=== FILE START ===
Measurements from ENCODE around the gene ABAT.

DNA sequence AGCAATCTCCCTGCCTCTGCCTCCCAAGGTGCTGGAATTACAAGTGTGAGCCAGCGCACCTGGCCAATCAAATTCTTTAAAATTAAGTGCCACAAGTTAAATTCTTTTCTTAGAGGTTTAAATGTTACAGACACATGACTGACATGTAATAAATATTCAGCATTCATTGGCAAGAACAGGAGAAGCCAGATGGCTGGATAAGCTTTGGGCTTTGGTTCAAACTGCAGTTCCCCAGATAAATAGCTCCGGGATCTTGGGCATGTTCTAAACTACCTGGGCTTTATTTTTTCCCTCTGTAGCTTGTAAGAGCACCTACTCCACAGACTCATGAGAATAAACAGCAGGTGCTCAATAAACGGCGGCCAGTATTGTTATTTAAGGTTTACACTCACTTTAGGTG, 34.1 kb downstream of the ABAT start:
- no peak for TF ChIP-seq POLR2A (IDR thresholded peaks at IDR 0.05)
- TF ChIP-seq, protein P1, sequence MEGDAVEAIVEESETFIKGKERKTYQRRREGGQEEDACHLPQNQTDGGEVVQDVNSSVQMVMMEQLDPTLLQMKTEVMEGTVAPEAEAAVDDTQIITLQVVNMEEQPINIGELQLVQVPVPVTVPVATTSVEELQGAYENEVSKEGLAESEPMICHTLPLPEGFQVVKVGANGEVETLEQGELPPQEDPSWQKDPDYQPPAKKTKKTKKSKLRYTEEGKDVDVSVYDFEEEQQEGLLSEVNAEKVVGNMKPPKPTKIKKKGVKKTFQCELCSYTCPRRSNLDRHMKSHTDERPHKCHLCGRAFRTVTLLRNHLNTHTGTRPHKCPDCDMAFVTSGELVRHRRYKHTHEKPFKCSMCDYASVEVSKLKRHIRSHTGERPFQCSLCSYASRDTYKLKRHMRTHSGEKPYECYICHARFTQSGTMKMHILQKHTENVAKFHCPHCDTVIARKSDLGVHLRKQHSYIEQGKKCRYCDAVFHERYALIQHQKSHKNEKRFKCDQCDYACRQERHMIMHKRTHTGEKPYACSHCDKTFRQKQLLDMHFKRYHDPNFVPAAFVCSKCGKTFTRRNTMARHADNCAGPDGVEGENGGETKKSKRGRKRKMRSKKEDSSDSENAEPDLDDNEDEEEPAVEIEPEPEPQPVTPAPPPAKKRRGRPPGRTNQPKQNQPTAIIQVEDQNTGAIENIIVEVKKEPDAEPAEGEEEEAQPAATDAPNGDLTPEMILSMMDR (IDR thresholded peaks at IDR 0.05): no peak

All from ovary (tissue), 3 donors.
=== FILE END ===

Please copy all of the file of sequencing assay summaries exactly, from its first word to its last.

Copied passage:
Measurements from ENCODE around the gene ABAT.

DNA sequence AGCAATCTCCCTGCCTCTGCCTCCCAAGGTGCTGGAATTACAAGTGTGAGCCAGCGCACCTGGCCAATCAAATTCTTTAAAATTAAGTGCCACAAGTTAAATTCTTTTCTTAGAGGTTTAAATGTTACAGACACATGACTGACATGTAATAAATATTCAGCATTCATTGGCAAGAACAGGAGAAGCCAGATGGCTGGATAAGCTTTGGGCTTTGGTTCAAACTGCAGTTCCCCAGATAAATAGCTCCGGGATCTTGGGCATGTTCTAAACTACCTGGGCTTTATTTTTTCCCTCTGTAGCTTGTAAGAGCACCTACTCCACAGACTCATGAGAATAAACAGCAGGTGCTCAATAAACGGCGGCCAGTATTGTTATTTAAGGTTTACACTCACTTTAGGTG, 34.1 kb downstream of the ABAT start:
- no peak for TF ChIP-seq POLR2A (IDR thresholded peaks at IDR 0.05)
- TF ChIP-seq, protein P1, sequence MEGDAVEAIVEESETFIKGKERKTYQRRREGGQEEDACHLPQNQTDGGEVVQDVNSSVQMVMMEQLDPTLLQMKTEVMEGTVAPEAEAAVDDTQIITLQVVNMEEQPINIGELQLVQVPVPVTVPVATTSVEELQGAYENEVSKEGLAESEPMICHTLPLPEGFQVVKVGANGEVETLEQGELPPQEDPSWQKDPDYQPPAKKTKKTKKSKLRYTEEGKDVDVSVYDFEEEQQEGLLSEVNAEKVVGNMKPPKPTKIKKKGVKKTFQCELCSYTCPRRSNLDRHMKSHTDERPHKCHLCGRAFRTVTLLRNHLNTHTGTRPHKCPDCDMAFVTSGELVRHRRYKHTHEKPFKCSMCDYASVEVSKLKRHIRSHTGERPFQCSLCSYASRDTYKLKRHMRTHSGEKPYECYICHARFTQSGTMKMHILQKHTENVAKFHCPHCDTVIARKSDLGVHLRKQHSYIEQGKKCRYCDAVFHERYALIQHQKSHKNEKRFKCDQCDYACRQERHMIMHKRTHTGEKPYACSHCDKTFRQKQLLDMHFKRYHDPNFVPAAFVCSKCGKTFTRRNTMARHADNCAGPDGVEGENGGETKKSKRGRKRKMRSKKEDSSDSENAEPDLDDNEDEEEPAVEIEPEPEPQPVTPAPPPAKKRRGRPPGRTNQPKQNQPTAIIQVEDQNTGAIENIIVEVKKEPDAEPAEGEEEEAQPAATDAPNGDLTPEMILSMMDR (IDR thresholded peaks at IDR 0.05): no peak

All from ovary (tissue), 3 donors.